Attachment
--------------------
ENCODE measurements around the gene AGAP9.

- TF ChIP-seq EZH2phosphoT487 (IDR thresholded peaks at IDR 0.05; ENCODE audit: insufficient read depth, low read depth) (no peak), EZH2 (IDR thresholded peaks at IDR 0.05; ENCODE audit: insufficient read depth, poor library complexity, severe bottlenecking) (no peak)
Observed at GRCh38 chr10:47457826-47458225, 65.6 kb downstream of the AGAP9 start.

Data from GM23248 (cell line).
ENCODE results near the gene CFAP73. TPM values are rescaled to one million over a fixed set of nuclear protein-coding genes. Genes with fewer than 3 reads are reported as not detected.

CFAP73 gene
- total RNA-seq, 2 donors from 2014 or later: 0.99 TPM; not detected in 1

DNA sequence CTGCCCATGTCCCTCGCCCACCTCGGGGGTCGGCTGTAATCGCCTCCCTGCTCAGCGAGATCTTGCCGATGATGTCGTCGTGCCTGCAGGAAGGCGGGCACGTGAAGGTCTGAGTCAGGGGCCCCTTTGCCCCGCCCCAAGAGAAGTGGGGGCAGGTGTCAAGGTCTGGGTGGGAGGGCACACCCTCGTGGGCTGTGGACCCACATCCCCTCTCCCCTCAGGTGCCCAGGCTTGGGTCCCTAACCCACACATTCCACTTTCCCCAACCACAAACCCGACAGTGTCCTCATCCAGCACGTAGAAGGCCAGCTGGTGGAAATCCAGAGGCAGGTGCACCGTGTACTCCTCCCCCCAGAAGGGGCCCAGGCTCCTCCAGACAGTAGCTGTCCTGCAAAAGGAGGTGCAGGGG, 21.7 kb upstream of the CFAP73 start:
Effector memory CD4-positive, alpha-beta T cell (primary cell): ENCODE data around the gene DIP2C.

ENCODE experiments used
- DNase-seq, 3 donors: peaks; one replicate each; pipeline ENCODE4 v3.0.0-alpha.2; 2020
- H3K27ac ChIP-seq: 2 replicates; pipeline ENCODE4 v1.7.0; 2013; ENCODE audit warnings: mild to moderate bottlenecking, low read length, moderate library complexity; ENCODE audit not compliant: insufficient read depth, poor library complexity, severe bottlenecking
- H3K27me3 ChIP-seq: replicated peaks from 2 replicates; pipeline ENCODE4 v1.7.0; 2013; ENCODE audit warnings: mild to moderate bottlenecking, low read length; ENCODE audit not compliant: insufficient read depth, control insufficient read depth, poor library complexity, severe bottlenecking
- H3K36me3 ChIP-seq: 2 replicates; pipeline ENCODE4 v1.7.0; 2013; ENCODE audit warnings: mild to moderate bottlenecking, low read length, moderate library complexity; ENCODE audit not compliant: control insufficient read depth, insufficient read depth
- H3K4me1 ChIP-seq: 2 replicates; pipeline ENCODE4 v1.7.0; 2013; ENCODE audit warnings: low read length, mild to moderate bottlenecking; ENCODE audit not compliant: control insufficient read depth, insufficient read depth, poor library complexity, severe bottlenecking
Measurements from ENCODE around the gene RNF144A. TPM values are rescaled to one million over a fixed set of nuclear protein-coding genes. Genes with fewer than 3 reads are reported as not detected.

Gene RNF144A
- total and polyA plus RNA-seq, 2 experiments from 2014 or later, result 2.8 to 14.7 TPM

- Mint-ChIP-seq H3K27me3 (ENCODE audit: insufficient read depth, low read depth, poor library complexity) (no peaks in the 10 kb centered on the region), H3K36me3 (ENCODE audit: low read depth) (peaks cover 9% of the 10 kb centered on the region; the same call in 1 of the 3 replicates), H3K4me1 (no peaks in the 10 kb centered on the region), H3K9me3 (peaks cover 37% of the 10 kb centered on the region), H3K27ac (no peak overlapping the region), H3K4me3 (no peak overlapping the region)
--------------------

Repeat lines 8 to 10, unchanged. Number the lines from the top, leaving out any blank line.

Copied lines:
DNA sequence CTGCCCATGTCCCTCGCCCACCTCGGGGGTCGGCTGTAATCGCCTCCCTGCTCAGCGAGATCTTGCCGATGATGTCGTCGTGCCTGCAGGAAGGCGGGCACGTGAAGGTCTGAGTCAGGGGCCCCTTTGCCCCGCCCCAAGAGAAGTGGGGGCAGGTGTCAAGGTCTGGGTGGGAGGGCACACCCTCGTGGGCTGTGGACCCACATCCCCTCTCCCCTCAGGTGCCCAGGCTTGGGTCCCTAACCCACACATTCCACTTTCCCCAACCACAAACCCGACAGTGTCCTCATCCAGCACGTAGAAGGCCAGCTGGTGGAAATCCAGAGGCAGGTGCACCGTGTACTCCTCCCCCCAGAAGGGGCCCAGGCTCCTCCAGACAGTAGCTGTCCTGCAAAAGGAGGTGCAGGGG, 21.7 kb upstream of the CFAP73 start:
Effector memory CD4-positive, alpha-beta T cell (primary cell): ENCODE data around the gene DIP2C.

ENCODE experiments used